With the Sapphire Preferred, you can transfer to any of the above programs at 1-to-1 ratio. That means you might be able to get more value per point when you do this, if you transfer them to the right place and redeem them strategically.
But guess what? The $89 Barclaycard Arrival Plus World Elite MasterCard could still beat Chase.
Why? Even though Chase allows you to convert points to frequent flier programs on a 1- for-1 basis, if you don’t redeem strategically, your points won’t be worth 2.1 cents each. That’s the value you ALWAYS get with spending on Arrival, since you earn an unlimited 2 miles on everything PLUS you get 5 percent of them back to use again (which nets you a 2.1 percent rebate on your spending).
2nd difference: World Elite MasterCard vs. Visa Signature
These two tiers of benefits have some similarities. They each offer:
- Concierge service
- Purchase protection
- Extended warranty
- Secondary collision coverage on eligible car rentals
- Trip cancellation insurance
- Travel accident insurance
- Travel assistance services
Consult the respective issuer for the rules and restrictions surrounding each benefit, though.
Let me give you an example of why this is important.
Last Christmas I broke my foot just a couple days before I was about to head home. A broken bone was something you would except to be a qualifying circumstance under the trip cancellation/interruption coverage. Or so I thought.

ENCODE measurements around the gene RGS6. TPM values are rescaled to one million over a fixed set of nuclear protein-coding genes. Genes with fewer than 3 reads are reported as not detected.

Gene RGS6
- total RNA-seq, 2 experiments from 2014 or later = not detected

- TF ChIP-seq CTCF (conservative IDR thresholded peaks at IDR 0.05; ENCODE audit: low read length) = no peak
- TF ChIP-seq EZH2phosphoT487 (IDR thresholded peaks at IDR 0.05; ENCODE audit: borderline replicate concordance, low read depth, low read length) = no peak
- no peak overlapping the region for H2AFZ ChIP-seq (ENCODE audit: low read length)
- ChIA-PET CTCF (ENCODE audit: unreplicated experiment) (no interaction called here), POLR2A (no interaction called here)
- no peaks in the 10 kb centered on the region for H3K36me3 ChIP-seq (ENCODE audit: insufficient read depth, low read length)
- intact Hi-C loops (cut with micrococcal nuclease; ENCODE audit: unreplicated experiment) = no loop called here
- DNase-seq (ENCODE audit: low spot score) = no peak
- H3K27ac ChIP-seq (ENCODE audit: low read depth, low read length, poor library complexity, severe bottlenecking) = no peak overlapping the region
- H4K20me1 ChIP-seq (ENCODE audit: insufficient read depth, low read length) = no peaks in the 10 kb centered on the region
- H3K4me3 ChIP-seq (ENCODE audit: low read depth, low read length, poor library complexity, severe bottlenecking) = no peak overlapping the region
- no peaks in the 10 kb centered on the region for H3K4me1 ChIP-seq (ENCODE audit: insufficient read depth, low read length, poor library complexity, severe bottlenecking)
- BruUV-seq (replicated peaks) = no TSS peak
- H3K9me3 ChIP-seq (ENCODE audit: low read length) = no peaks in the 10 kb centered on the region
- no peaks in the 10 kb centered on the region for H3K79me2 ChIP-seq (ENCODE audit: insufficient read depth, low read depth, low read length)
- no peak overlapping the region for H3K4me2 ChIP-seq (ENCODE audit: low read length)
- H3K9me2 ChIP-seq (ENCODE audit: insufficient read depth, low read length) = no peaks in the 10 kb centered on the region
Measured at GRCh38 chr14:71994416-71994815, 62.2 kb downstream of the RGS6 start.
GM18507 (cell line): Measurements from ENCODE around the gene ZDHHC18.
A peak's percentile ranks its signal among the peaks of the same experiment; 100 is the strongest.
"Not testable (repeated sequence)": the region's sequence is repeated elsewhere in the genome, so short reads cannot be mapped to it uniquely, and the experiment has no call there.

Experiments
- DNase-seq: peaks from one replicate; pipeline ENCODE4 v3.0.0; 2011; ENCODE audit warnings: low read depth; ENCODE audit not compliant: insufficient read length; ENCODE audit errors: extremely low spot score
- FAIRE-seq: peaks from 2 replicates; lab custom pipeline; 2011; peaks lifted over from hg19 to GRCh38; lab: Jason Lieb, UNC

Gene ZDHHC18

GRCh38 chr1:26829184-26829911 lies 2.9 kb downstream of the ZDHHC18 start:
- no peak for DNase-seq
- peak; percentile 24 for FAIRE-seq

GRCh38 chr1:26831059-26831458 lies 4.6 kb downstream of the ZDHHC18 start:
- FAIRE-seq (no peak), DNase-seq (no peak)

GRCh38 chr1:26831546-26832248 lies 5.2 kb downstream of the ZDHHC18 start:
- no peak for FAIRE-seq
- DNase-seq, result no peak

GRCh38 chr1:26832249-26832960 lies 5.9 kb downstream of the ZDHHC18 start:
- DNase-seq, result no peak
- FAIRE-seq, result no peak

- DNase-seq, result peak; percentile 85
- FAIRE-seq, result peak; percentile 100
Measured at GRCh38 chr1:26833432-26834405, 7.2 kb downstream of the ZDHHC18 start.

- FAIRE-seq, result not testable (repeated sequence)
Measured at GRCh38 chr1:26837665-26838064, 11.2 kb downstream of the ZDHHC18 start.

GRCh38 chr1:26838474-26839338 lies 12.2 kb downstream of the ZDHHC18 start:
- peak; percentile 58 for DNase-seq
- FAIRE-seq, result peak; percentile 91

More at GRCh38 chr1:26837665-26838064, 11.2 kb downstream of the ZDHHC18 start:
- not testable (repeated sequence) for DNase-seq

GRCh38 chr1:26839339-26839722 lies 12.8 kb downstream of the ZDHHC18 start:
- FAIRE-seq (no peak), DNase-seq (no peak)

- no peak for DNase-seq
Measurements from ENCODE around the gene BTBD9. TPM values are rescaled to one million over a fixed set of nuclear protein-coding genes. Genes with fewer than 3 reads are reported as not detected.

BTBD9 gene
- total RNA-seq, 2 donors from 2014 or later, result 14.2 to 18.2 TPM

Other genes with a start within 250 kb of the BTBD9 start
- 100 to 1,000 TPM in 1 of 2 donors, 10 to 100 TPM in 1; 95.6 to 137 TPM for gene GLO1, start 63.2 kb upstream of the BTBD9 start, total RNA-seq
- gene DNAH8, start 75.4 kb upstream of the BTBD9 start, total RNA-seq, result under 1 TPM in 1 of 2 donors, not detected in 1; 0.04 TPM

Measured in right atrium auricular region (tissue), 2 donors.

Interestingly enough, I had purchased my departing and return flights separately for this trip. One flight was paid for with a Visa Signature card, the other with a World MasterCard.
Guess which one refused to pay up on the claim?
My Citi (which has since been canceled) was a World MasterCard and, at $125 per year, certainly not a cheap one. Yet they denied my claim on the basis that I didn’t pay for both flights with the card. That’s nonsense because I was making only a claim for one flight with them — the one I paid for entirely with their card which was a completely separate transaction.
Meanwhile my Chase Visa Signature didn’t have an issue with this.
In all honesty, my predicament was an anomaly. Let’s face it, we rarely use benefits like that anyway. I think the Barclaycard Arrival World Elite MasterCard with its 2.1% return on spending is more valuable than the possibly better T&C’s on Visa Signature benefits.
What’s the verdict for 2016?
If you want the ability to maximize rewards (and have the patience for it), the Sapphire Preferred is probably your card. The ability to transfer into frequent flier programs is powerful and flexible. If you don’t want loyalty points for your frequent flier or hotel program, I would go for the Arrival. True, you max out at 2.1 cents per point, but you don’t have to worry about maximizing.
The chip on the Arrival Plus is PIN-capable, too. Most U.S.-issued EMV cards require a signature for verification, meaning they won’t work in some unmanned payment terminals overseas. But the Barclaycard Arrival Plus allows you to set a PIN, just in case. That benefit is rare among EMV cards issued by U.S. banks – and makes it fully EU-compliant.
Written or last updated Feb. 2016